“This is the only dollar I have after my student loan payment.” (SHANNON STAPLETON/REUTERS)

On October 19 the College Board announced that Americans owe more in student loans than in credit card debt. Our student debt exceeds $1 trillion.

Need a coherent cause? Here’s one that’s long overdue.

Student Loans were supposed to be good loans. And we were encouraged to take out large ones. You can get up to the full cost of attending your institution -- even if that’s more than you need. Why not? You only require X dollars, as an in-state commuter student, but you can get up to Y, and Y is enough for a new car!

And now we’re paying.

Responsible people don't have debt. But of course responsible people have student loans. Student loans, we were told, were an investment in your future.

Until they weren’t.

Subtract the student loans, and we might not have an Occupy Wall Street movement.

Subtract the student loans, and we might still be solvent.

One trillion dollars in debt. That’s almost as bad as our country. Something has to give.

Maybe it's the notion that more people going to college is necessarily better. If everyone has the credential, then it becomes meaningless as a means of separating the qualified from the unqualified, and people are forced to pursue more degrees (and incur more debt) in order to set themselves apart from the pack. Meanwhile, study after study suggests that having a college degree is less predictive of success than getting into college in the first place.

Maybe it’s the idea that college conveys value regardless of what you study, or the concomitant fallacy that everyone deserves to get good grades because — hey, they were smart enough to get in in the first place.

Maybe it’s the idea that college needs to cost this much. Average college costs have doubled since 1988 , while income has remained stagnant. That’s why we need loans to afford it. Meanwhile, some would argue that it conveys less value than it used to. Consider: Rick Perry went to college in the 70’s, got C’s and D’s, and he still feels qualified to run for president!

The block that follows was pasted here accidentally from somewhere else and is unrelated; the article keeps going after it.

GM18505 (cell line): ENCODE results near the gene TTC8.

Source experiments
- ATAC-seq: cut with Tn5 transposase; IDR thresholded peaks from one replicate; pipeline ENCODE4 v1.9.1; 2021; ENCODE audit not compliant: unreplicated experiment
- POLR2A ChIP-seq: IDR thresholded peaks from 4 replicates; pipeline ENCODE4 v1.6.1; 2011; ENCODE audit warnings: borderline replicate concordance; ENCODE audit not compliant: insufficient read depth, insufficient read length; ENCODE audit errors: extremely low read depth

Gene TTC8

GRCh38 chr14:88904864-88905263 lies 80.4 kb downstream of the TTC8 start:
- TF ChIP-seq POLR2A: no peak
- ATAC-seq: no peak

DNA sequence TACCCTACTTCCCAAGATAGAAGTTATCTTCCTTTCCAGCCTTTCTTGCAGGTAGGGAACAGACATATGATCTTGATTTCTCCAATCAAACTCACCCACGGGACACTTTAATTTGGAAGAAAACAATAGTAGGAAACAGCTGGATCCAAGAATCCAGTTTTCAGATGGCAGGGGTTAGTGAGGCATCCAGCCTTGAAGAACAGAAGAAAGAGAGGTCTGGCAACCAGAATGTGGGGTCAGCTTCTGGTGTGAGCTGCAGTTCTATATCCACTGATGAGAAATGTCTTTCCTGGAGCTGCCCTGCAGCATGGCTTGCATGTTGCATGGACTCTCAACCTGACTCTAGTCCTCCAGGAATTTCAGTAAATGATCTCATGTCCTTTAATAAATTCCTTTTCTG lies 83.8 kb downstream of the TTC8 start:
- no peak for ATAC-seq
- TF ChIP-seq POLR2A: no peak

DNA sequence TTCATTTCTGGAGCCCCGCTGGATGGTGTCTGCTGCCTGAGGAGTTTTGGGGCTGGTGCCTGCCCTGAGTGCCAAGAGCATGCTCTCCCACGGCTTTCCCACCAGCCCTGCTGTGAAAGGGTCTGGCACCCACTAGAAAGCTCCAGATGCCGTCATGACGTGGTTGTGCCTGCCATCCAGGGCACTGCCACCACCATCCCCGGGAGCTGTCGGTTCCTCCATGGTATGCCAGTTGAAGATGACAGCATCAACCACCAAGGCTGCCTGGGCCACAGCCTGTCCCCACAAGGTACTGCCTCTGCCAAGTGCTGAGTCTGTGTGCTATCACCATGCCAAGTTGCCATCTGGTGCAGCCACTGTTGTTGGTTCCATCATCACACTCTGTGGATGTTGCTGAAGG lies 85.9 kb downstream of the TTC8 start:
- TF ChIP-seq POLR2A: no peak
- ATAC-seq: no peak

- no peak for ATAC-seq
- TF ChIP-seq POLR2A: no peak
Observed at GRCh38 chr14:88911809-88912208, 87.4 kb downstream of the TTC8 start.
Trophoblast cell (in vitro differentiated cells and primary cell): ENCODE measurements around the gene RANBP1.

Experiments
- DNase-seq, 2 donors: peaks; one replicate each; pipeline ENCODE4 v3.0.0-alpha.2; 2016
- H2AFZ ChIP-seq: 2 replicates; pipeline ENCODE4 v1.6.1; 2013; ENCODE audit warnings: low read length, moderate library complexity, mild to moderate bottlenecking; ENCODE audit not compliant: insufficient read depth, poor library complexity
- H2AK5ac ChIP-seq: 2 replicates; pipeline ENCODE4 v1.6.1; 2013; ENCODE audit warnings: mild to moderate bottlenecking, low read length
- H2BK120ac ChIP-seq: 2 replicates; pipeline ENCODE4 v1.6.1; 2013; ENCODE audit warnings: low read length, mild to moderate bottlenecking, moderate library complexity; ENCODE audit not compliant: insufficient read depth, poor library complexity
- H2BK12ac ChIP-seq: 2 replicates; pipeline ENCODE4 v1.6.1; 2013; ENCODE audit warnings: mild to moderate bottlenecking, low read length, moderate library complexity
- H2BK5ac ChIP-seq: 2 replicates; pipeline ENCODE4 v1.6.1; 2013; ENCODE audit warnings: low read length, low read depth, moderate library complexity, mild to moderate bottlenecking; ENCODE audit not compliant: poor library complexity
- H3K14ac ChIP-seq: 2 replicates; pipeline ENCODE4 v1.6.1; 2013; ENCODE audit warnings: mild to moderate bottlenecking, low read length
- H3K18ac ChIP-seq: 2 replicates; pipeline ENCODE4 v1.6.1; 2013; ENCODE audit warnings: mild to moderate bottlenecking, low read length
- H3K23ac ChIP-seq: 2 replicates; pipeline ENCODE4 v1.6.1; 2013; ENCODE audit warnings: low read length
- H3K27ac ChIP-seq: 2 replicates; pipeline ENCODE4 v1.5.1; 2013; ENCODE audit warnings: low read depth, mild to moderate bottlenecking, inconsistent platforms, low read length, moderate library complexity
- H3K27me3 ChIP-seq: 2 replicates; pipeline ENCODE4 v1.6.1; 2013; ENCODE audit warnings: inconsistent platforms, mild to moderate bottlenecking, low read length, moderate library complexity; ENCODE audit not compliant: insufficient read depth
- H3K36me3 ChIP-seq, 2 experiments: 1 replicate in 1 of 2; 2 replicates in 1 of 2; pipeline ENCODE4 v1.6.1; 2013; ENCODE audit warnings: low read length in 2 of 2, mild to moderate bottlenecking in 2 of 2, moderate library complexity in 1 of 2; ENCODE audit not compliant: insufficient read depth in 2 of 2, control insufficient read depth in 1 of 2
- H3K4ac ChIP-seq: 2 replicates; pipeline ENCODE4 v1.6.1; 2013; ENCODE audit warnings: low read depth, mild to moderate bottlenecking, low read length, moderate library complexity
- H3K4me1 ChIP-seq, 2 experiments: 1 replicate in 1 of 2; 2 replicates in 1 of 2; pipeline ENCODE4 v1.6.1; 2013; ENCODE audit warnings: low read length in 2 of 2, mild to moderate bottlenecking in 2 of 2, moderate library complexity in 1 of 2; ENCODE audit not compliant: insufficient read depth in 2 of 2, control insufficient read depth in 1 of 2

CEOs supply us with goods that have actual value, like iPhones and the J. Crew shirts on our backs. College? Value? That’s more dubious. If you remember college, you probably didn’t have a good drinking schedule.

What’s hurting millenials the most, day to day, is not CEO bonuses, nor is it an unfair tax structure. We don’t have to pay for that each month. What’s keeping us down is the thousands of dollars of debt we incurred because they told us we had to. You Absolutely Must Have a Degree, society said. Sure, Steve Jobs didn’t, and Bill Gates didn’t, and Mark Zuckerberg didn’t, but they’re the exception.

They told us not to get credit cards. Credit cards, they said, were irresponsible. Bill now, pay later. Reprehensible. But student loans? Those were an investment.

Like most investments, it's tanked, and left us worse off than before, with the vague overarching sense that Everyone But Warren Buffett is to blame.

Look at us! The job market for millennials is so bad that thousands of us are now at grad school! Grad school says “Our only skills are Not Being In The Workforce, Not Waking Up Before Eleven, and Incurring Debt. Why don’t we do some more of that?”

We can't even console ourselves by reciting quotations beautiful from minds profound. No one ever taught us any of the dang things. Instead, we took courses with titles like "E. M. Forster’s Favorite Sexual Positions" and "Balls, Bearings, and Where To Find Them,” and "Cyberporn and Society." The last one actually existed! I'm not sure whether getting an A or a D (nobody gets an F these days) in Cyberporn would be worse.

And we‘ll be paying for it the rest of our lives.

Everyone likes to say that the protests are happening in the wrong place. “Go to the White House!” Herman Cain says. “Go to Congress!” says President Obama. “Get off my lawn!” says a crazed old man who thinks Zuccotti Park is a lawn.

But in the case of students, they make a good point. Why are you leaving campus to protest on Wall Street? As the College Board suggests, the real scandal is right there.